The EU is divided about whether to impose a visa ban on Russian tourists. Individual countries are already taking measures to limit Russian visitors, and Russians are reportedly scrambling to get visas before any possible restrictions are implemented. Finland and Estonia have joined Latvia, Lithuania, and Czechia in limiting or cancelling visas for Russian citizens. Estonia has started blocking Russian visas this week, Finland will cut back on the number of visas issued starting next month, and Denmark says that if the EU fails to impose common rules, the country will change Danish visa policies for Russians. German Chancellor Olaf Scholz opposes an EU-wide travel ban for Russians.

Fraud and Abuse

Hugo Velazquez, the Vice President of Paraguay, has withdrawn from the presidential race and resigned from his party following the US decision to blacklist him from entry over “significant” acts of corruption. The State Department last week sanctioned Velasquez for involvement in graft and bribery.

India’s AML agency has frozen assets worth $46.4 million from the local entity belonging to crypto exchange Vauld for facilitating “crime-derived” proceeds from predatory lending firms. Flipvolt Technologies, the India registered entity of Singapore-headquartered Vauld, was used to deposit funds by 23 entities, including non-banking financial companies and fintech firms, into wallets controlled by Yellow Tune Technologies. The Enforcement Directorate (ED) says Flipvolt maintains lax AML standards and has no enhanced due diligence mechanisms or methods of filing suspicious activity reports.

The Netherlands has extradited a Russian national to the United States for allegedly conspiring to launder cryptocurrency. Denis Dubnikov is accused of laundering the proceeds of Ryuk ransomware. Dubnikov is scheduled for a five-day trial in October and could receive a statutory maximum of 20 years in prison.

Two former Pennsylvania judges, who orchestrated a scheme to send children to for-profit jails in exchange for kickbacks, this week were ordered to pay more than $200 million to their victims. Mark Ciavarella and Michael Conahan, shut down a county-run juvenile detention center and accepted $2.8 million in illegal payments from the builder and co-owner of two for-profit facilities. Ciavarella, who presided over a juvenile court, pushed a zero-tolerance policy that guaranteed kids would be sent to PA Child Care and its sister facility, Western PA Child Care.

Police in Argentina have arrested 24 members of Buenos Aires Yoga School, charging them with belonging to a cult that has victimized hundreds of people, forcing them to give up all their assets, enslaving them, and even forcing them into prostitution. The arrests included 84-year-old Juan Percowicz, who was charged with similar crimes in 1993, but somehow escaped justice because of his connections with local politicians and international human rights organizations.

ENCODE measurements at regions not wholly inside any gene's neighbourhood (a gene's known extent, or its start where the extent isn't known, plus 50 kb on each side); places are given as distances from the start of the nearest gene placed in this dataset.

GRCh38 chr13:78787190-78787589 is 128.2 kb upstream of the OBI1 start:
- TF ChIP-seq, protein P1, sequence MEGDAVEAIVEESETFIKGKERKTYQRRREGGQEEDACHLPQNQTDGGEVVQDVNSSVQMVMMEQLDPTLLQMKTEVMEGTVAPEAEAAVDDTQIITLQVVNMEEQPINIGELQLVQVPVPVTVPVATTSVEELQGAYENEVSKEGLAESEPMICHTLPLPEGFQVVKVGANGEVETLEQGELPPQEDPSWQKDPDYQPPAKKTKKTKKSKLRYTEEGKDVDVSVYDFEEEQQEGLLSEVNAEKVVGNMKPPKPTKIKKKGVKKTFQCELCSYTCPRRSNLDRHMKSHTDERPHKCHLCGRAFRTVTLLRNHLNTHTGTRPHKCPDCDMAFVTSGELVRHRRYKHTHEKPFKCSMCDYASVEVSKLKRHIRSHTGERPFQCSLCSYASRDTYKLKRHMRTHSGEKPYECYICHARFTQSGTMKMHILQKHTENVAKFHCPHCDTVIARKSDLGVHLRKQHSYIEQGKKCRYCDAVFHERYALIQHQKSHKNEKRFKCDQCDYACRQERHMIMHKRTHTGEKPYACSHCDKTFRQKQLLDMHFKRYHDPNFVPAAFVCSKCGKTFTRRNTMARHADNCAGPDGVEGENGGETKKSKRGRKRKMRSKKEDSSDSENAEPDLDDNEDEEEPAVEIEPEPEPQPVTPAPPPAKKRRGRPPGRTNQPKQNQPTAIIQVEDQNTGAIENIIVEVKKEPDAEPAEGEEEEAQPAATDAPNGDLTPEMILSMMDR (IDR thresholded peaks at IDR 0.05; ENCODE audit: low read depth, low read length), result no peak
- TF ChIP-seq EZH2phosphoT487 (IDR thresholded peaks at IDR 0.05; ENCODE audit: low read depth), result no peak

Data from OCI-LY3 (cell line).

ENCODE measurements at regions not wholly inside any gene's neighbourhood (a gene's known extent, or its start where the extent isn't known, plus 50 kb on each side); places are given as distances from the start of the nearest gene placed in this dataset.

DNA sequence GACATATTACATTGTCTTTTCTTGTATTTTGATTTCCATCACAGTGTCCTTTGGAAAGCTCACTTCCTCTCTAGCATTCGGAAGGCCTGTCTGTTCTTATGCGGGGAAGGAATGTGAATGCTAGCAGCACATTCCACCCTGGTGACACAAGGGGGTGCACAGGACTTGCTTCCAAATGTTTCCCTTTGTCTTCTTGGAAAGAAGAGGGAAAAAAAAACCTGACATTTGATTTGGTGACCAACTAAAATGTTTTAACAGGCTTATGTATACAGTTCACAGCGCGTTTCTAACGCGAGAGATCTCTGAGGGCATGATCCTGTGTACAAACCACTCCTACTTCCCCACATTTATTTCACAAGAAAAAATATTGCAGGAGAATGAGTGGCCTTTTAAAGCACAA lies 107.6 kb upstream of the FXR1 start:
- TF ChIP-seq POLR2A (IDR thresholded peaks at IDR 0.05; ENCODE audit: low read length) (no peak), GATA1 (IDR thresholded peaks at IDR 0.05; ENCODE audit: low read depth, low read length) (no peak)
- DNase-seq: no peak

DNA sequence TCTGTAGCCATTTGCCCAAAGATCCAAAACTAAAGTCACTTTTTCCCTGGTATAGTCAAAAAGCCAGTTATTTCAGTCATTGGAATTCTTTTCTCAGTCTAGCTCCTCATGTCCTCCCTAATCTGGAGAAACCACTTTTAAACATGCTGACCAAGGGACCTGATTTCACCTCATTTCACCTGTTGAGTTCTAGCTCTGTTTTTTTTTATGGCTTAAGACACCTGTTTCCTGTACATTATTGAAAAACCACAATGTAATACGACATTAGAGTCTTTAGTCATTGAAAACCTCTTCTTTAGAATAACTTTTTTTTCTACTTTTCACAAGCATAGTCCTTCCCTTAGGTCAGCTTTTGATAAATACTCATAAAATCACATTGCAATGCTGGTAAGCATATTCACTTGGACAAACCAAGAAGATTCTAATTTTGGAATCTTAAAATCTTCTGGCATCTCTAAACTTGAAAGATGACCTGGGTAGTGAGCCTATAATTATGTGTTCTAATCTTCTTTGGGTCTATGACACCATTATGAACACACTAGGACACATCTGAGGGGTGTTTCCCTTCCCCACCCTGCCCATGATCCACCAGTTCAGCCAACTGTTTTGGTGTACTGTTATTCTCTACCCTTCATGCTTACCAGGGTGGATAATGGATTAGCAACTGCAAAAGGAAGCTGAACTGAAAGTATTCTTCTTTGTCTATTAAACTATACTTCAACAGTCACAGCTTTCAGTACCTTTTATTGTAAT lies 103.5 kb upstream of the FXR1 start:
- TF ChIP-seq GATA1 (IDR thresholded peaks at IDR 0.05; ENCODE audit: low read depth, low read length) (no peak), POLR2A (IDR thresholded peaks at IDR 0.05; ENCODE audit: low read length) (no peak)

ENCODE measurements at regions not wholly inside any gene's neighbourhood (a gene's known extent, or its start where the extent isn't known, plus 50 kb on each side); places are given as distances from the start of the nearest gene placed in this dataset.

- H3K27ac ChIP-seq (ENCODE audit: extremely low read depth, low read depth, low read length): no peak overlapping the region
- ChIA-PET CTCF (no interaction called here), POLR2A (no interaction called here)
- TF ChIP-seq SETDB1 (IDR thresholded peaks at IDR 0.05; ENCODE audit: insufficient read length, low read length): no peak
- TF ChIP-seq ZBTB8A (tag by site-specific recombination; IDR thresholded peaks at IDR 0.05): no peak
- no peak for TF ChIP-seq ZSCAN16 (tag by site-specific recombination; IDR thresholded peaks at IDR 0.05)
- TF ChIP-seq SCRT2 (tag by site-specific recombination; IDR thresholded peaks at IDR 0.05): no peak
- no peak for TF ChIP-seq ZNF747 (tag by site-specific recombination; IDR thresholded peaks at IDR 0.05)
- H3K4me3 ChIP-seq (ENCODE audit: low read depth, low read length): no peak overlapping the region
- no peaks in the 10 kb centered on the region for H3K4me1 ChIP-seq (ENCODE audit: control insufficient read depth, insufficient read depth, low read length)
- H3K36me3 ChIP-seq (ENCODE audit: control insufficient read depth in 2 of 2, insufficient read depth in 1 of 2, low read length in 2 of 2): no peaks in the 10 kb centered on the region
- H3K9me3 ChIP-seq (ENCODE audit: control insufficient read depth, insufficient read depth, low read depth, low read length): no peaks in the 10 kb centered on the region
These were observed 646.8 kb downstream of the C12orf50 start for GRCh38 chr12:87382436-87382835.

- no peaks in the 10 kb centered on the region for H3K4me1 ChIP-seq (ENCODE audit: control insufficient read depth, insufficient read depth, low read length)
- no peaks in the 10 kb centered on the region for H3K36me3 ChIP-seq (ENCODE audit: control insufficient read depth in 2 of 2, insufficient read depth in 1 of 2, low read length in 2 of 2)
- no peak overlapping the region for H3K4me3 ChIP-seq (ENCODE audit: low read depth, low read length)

Asset managers are tightening controls on personal communication tools such as WhatsApp in an effort to prevent inappropriate communications between staff and clients. As the Covid pandemic forced more finance staff to work from home in 2020, regulators began to focus on the use of unauthorized messaging tools to discuss issues that might impact markets. Banks have been fined or have set aside more than $1 billion to cover regulatory penalties for these transgressions, but fund firms are also increasing their scrutiny of how staff and clients interact.

A board member for the Tokyo Olympics and three others this week were arrested on bribery charges. Haruyuki Takahashi allegedly received $380,000 from business suit retailer Aoki Holdings, an official partner of last year’s pandemic-delayed 2020 Olympic Games. Aoki chairman, Hironori Aoki, and two other executives from the retailer were also arrested.

Real estate sales in Baghdad, are booming, with experts attributing this phenomenon to money-laundering and efforts by corrupt officials to keep their wealth in assets instead of banks. A source in the Prime Minister’s office says that as the government clamped down on corruption and prevented the transfer of funds in large quantities abroad, seizing bank accounts and cash, corrupt officials have resorted to investing their money in real estate.

Kevin Lee Co this week in California was sentenced to 10 years in prison for wire fraud, money laundering, and submitting false statements to a financial institution. Co pled guilty to wire fraud and money laundering after embezzling $4.8 million from his former employer, Holt of California, and using the money to buy luxury cars, home furnishings, NFL and NBA season tickets, and spending roughly $1 million for an online video game. While out of custody and awaiting sentencing on those charges, Co defrauded federally insured financial institutions by submitting false statements to qualify for loans that were part of the Paycheck Protection Program.

South Korea’s anti-money laundering authority says 16 foreign crypto firms have been operating in the country without proper regulatory approval. The Korea Financial Intelligence Unit (KoFIU) accused KuCoin, MEXC, Phemex,, Bitrue,, Bitglobal, CoinW, CoinEX, AAX, ZoomEX, Poloniex, BTCEX, BTCC, DigiFinex and Pionex of advertising crypto and offering services to Koreans without obtaining required registrations. Credit card transfers and transfers of crypto assets to and from these firms will be blocked, and the agency also warned crypto users against engaging with unregistered platforms because of possible information breaches and hacking efforts that could leave them vulnerable to abuse.

A California man this week was sentenced to 46 months in prison for his participation in a large-scale “grandparent scam.” Jack Owuor was part of a network of individuals who tricked elderly Americans across the United States into paying them tens of thousands of dollars by contacting the victims by telephone and impersonating a grandchild, other close relative, or friend, and convincing them to pay money to get them out of legal or medical trouble.